Exposure to IPV among Children in the Child Welfare System and an Emotional-Behavioral Disability: the Role of Maternal Depression and Social Support

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Abstract

This study examines the relationship between children’s exposure to IPV and EBD among children involved in the child welfare system for suspected maltreatment (both substantiated and unsubstantiated). It specifically examines how children’s trauma symptoms, maternal depression, and maternal social support may impact the relationship between exposure to IPV and EBD. This study uses structural equation modeling with data from the second National Survey of Child and Adolescent Wellbeing to examine the relationship between exposure to IPV and EBD among 989 children (ages 8–17) involved in the child welfare system. Moderated mediation was employed to examine whether children’s trauma symptoms mediate the relationship between IPV exposure and EBD and whether differences in maternal depression and social support impact such mediation effect. Child trauma symptoms and maternal social support were significantly related to EBD. The current study highlights the relationship between children’s trauma symptoms and EBD among children in the child welfare system. The study also provides preliminary evidence for maternal social support as a protective factor for children developing EBD. Implications of this research include providing interventions as well as increasing maternal social support to potentially reduce the likelihood of children developing EBD.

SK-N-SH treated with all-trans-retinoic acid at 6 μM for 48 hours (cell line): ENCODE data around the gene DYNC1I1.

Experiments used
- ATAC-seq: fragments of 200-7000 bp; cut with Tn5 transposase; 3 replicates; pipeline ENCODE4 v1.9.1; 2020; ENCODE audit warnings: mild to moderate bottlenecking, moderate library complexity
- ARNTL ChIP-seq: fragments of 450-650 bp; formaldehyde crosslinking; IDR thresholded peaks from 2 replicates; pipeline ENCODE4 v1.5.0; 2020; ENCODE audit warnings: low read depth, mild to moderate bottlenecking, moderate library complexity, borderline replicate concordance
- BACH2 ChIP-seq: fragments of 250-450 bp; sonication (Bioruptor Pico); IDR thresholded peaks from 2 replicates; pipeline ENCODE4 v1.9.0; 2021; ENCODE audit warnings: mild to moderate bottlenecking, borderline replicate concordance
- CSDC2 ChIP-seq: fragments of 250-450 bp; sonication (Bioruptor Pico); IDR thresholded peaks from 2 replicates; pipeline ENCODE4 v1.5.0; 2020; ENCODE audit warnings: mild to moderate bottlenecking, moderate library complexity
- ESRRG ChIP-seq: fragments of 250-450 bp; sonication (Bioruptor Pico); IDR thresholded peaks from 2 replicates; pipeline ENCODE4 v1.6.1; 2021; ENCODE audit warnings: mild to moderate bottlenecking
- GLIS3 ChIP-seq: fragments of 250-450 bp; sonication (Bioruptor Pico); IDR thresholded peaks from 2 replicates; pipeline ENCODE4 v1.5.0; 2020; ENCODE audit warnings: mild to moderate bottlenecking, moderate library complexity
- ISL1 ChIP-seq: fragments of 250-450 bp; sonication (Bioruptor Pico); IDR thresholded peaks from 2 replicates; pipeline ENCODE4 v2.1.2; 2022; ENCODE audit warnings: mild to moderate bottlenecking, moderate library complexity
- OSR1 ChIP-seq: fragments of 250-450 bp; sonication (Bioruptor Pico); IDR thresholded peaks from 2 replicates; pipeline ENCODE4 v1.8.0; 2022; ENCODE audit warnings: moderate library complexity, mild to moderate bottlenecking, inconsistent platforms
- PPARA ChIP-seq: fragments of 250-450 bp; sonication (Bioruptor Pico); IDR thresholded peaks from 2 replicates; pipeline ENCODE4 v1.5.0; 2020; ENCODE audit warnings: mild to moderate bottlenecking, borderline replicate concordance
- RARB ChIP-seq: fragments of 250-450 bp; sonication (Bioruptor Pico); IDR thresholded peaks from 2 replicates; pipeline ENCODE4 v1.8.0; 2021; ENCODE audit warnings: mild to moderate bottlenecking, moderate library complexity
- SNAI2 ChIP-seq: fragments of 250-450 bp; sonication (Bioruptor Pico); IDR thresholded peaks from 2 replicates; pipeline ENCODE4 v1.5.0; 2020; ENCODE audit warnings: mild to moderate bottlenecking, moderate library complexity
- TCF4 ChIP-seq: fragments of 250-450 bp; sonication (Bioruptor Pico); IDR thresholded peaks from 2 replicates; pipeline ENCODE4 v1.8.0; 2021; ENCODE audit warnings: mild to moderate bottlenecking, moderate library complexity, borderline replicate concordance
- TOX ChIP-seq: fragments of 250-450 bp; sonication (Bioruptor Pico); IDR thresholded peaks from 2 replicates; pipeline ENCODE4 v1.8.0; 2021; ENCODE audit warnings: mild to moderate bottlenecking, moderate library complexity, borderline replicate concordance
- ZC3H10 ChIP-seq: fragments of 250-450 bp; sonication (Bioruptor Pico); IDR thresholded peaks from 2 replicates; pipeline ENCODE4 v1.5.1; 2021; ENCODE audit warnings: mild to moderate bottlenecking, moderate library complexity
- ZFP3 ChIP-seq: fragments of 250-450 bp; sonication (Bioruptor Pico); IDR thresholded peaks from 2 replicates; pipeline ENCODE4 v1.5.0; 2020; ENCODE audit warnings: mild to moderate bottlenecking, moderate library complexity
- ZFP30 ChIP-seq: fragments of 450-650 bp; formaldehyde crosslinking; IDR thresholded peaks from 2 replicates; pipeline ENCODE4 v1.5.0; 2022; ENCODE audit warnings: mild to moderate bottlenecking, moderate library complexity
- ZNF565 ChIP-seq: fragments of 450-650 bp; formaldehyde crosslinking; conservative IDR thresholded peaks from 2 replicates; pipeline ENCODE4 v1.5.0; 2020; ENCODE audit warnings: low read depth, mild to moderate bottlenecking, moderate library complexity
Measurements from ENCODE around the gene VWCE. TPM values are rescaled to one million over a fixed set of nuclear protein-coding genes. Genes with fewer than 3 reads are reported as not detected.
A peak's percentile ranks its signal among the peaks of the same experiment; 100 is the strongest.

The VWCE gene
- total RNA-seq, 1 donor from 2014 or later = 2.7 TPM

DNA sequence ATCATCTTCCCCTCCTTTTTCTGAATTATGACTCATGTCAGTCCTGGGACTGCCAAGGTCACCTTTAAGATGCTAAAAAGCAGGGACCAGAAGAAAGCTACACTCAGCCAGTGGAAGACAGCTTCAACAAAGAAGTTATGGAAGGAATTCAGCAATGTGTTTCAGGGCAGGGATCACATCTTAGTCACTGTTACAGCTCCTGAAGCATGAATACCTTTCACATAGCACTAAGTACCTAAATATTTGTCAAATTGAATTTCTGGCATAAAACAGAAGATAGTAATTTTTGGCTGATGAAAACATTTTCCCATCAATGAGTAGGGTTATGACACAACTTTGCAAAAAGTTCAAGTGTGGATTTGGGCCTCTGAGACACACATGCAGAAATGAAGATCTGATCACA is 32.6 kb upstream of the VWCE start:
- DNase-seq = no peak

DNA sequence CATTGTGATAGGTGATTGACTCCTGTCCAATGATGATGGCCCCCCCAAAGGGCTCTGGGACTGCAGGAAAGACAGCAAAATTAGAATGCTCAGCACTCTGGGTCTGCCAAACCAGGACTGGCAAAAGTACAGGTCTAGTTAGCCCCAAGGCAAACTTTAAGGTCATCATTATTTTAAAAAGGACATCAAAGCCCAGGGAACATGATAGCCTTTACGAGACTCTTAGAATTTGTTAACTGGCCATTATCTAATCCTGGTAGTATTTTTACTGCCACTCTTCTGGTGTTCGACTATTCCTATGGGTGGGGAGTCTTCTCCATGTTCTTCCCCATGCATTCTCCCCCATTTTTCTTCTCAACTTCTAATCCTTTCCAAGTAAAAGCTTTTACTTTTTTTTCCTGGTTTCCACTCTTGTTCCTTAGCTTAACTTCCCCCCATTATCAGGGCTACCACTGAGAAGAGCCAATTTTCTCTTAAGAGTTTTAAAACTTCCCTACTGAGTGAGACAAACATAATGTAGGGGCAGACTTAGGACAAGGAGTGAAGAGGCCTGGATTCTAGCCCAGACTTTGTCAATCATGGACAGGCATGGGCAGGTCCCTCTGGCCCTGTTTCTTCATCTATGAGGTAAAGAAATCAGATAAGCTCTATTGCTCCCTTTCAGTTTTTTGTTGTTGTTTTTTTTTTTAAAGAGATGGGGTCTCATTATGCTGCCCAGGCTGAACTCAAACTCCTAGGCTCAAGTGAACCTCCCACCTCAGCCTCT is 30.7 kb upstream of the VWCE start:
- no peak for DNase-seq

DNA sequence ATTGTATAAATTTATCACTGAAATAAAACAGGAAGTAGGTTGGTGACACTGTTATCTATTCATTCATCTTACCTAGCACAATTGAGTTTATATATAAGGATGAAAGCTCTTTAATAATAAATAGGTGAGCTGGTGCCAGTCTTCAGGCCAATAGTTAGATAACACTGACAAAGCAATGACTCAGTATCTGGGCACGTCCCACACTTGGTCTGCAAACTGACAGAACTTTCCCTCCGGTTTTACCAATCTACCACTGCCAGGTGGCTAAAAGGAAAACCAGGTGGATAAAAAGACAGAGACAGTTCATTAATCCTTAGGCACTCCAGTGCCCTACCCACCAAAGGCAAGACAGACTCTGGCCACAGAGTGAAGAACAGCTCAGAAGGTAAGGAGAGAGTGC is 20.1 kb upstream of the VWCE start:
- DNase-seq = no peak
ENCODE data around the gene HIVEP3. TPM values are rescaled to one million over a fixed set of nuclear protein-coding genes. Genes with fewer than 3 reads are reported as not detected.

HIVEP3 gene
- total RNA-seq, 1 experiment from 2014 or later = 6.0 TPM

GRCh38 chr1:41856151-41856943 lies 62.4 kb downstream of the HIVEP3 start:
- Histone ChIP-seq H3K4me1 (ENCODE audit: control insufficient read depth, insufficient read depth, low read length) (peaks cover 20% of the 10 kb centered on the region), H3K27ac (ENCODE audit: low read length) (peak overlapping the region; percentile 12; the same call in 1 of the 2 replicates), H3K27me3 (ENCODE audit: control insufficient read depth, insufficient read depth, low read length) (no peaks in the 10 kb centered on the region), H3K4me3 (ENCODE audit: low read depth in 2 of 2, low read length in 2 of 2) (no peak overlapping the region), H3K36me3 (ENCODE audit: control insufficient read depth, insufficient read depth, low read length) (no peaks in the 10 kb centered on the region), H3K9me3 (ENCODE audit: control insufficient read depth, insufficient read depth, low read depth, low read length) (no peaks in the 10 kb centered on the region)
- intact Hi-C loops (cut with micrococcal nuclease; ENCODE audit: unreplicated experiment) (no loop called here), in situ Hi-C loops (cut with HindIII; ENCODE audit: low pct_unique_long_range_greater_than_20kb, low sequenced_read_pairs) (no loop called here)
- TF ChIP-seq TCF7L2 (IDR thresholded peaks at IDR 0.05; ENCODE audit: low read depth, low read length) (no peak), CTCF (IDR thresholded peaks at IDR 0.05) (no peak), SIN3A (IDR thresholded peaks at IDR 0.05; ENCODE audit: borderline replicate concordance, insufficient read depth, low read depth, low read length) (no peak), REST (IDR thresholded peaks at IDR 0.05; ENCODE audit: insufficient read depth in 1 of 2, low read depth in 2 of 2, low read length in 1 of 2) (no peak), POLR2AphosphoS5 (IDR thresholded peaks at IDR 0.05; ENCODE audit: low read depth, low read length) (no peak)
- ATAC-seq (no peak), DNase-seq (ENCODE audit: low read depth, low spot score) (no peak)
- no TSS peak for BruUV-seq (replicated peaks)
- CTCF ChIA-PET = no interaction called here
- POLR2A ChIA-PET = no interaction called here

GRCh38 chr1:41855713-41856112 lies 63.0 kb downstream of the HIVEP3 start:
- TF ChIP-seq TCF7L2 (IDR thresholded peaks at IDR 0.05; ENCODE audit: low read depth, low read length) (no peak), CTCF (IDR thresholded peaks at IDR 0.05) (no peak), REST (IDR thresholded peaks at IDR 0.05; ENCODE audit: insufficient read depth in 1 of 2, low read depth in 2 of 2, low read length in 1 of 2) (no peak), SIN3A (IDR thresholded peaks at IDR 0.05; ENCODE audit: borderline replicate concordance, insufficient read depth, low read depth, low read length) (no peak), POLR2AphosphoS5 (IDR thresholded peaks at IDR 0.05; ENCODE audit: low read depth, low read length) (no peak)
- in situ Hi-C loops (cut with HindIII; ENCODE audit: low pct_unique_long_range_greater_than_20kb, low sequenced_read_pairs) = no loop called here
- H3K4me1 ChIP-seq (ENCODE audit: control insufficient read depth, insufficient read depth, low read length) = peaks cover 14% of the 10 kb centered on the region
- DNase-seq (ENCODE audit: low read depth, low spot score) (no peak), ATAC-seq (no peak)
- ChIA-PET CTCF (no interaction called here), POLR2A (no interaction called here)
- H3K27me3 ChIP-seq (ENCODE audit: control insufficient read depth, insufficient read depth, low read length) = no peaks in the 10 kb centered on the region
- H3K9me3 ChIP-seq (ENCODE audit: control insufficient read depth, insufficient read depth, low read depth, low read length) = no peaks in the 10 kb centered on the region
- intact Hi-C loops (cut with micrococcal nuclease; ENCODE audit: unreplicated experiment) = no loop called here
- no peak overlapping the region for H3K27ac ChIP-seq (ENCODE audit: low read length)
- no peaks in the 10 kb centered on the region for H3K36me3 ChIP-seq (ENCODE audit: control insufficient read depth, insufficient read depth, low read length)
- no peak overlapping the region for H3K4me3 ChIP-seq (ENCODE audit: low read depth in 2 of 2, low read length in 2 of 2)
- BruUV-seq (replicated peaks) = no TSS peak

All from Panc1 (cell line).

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Acknowledgements

Data for this manuscript was provided by National Data Archive on Child Abuse and Neglect at Cornell University, and have been used with permission. The information and opinions expressed reflect solely the opinions of the author.

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Ravi, K.E. Exposure to IPV among Children in the Child Welfare System and an Emotional-Behavioral Disability: the Role of Maternal Depression and Social Support. Journ Child Adol Trauma (2021). https://doi.org/10.1007/s40653-021-00367-9

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Keywords

  • Intimate partner violence
  • Domestic violence
  • Emotional and behavioral disabilities
  • Trauma symptoms
  • Protective factors